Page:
Personally, I would make an appointment with a neurologist now. It will probably be a while before your son gets seen. If you get an answer before that appointment, you could always just cancel. But, if you wait until later to even try to make an appointment, it will take even longer before your son can be seen.
     
  10. hawkeyegirl

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    Yes. I was mostly responding to your implication that the boys were too smart to use alcohol or drugs. In my experience, there is no such thing.

    Get these boys to tell you what was going on. Your son's health is more important than their delicate sensibilities.
     
  11. jdr

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    There is one thing that I would like to clarify, these teenage boys that were hanging out with my son were not unsupervised. There were many adults, including uncles and grandparents at the house with them.
     
  12. hawkeyegirl

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    That would probably have been relevant information to mention earlier in the thread. :rolleyes:
     
  13. jdr

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    Yes, you are correct. I should have mentioned this earlier.
    It has been a stressful time.
     
  14. Sarah Maddie's Mom

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    It's just so sad that no one thought to call you when the ambulance was called! :(
     
  15. Christopher

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    So what did those many adults have to say about the events leading up to and during the collapse of your son?
     
  16. caspi

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    Uncles and grandparents and the first call you receive is from the HOSPITAL?! To say I would be upset at the adults in attendance for not notifying me would be an understatement!

    I can give teenage boys some slack, but I'm not so sure about grown adults that were there, relatives no less, that I presume know your son has had D for 5 years now. Not that I would expect them to administer a glucagon, but a phone call would have been nice! Sheesh! :eek:
     
  17. jdr

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    It was late, and they were awakened by my son's freind running into the room screaming that something was wrong with Jess. His uncle called 911 and then tried to call us, but got the answering machine. We do not have a regular phone in our bedroom, we had our cell phones in our room. When we got the call from the hospital on one of the cell phones and we were headed down our drive, his freind's uncle was coming up the drive to tell us what had just happened. He was very shook up, he and Jess's freind came by the house on Saturday to check up on him, said that it was a terrifying experience.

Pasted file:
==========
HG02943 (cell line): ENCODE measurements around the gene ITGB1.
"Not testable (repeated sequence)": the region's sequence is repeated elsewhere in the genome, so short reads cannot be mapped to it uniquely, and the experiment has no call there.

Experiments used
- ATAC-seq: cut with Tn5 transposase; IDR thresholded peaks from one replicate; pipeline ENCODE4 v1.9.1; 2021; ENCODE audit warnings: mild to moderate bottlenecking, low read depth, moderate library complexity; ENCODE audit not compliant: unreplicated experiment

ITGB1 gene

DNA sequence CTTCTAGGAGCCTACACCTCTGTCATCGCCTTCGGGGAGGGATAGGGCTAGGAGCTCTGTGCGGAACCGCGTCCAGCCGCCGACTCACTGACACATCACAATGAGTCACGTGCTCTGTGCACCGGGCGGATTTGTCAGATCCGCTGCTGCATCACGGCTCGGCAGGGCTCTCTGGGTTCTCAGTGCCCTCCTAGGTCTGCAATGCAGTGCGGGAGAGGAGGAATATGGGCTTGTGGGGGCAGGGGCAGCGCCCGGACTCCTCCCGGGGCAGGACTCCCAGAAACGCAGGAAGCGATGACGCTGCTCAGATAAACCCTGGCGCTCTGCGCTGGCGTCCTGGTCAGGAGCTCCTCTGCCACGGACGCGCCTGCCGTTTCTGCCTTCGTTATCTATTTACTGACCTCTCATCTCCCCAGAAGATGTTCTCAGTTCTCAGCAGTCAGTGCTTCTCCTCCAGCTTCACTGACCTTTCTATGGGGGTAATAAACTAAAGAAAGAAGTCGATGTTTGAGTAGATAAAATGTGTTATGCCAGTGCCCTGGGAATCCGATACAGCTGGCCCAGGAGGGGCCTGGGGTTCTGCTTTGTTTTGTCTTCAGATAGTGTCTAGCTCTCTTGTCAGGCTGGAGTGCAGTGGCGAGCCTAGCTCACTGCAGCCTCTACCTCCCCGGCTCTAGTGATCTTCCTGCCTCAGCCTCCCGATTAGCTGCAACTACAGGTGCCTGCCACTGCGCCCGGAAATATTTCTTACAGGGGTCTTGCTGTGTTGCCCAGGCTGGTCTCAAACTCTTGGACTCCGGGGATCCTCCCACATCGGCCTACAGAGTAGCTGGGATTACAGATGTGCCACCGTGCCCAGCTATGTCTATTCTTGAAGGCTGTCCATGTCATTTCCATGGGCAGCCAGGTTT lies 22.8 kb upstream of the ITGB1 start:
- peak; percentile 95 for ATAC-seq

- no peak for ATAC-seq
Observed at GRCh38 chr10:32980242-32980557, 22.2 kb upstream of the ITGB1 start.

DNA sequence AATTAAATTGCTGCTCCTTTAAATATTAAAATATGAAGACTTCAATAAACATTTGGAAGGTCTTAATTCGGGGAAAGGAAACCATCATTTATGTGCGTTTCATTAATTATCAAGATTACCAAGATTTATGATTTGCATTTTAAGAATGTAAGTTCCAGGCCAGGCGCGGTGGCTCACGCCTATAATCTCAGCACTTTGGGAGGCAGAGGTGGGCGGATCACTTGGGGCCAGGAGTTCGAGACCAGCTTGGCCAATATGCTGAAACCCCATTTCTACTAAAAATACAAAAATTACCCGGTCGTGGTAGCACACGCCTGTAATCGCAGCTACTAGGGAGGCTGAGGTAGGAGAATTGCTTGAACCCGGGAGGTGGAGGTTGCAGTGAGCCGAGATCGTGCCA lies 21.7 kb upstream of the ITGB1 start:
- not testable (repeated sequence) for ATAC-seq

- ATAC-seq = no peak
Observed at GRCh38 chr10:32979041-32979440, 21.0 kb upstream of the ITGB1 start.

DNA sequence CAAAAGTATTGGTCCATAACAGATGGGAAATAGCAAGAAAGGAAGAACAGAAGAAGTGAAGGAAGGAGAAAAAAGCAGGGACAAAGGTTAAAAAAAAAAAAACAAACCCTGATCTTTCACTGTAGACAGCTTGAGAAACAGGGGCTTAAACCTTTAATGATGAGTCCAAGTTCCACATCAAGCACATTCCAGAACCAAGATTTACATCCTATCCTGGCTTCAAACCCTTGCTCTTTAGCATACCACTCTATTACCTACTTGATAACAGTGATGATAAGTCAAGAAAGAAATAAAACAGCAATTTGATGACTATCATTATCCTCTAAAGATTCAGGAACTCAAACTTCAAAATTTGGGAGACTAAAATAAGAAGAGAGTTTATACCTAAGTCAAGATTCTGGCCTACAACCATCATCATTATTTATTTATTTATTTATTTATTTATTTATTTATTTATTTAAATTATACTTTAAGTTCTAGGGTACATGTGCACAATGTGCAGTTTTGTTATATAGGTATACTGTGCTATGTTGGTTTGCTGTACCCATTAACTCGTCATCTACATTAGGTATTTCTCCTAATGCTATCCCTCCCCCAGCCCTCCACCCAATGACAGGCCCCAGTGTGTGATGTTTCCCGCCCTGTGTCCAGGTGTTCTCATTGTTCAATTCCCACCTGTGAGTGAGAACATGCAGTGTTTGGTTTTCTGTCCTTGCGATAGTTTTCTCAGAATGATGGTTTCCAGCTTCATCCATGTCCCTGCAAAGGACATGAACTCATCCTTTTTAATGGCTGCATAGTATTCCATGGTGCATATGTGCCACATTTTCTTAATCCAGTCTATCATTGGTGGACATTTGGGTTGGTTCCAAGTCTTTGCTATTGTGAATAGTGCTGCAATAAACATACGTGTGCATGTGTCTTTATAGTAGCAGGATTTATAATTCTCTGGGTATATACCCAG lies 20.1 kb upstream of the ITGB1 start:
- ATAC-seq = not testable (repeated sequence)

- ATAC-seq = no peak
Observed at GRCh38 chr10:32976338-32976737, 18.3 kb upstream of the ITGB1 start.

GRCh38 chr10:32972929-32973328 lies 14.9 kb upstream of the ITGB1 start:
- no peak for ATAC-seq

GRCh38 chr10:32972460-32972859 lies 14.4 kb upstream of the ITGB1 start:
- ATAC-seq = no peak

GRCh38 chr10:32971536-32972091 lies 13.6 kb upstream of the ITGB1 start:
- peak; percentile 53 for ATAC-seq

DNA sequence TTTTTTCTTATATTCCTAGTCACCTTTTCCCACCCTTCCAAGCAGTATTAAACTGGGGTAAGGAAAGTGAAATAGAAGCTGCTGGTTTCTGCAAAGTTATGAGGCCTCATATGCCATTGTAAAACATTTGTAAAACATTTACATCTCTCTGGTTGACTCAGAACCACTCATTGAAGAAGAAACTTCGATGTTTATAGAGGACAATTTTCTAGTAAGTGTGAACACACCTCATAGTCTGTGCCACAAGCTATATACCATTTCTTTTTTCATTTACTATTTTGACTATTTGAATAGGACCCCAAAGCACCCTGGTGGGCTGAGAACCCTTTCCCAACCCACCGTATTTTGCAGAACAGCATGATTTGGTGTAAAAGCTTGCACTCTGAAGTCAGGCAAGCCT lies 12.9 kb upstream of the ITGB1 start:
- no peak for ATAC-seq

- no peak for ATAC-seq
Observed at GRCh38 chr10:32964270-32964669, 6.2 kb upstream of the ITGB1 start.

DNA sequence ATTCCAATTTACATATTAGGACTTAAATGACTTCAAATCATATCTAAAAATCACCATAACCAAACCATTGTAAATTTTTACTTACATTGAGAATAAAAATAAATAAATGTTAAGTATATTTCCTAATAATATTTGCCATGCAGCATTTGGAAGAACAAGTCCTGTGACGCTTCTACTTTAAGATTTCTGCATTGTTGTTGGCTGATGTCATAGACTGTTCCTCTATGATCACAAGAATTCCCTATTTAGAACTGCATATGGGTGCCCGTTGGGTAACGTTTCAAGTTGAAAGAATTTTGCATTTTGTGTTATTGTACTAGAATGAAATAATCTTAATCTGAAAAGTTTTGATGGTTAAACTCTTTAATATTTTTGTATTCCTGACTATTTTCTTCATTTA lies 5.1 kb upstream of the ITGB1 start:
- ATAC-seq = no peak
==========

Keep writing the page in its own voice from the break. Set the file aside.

18. hdm42

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    I second this advice. If they have not already referred you to a neurologist, find one and get an appointment. I would want a full EEG workup to make sure there's not something else going on.

    I'm so sorry your son (and you) went through this. Seizures are scary.
     
  19. nanhsot

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    Another ditto to this. There are many reasons for seizures and hypoglycemia is one of them, I wouldn't rule it out but I also wouldn't assume it was. What were his blood sugars in the hours prior? I know that my son is a lot less exact when with friends and has been known to horribly SWAG and give too much insulin (he recently had a 64 with 11 units on board!! luckily he caught it and was able to stuff some cake in his mouth before it dropped further).

    I'm sorry you had this experience, it's a parent's worst nightmare, a call from a hospital. I know you must still be reeling from it all. I hope you find some answers.
     
  20. Pauji5

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    I so agree. It isn't about their "feelings" - it's about what happened to your son.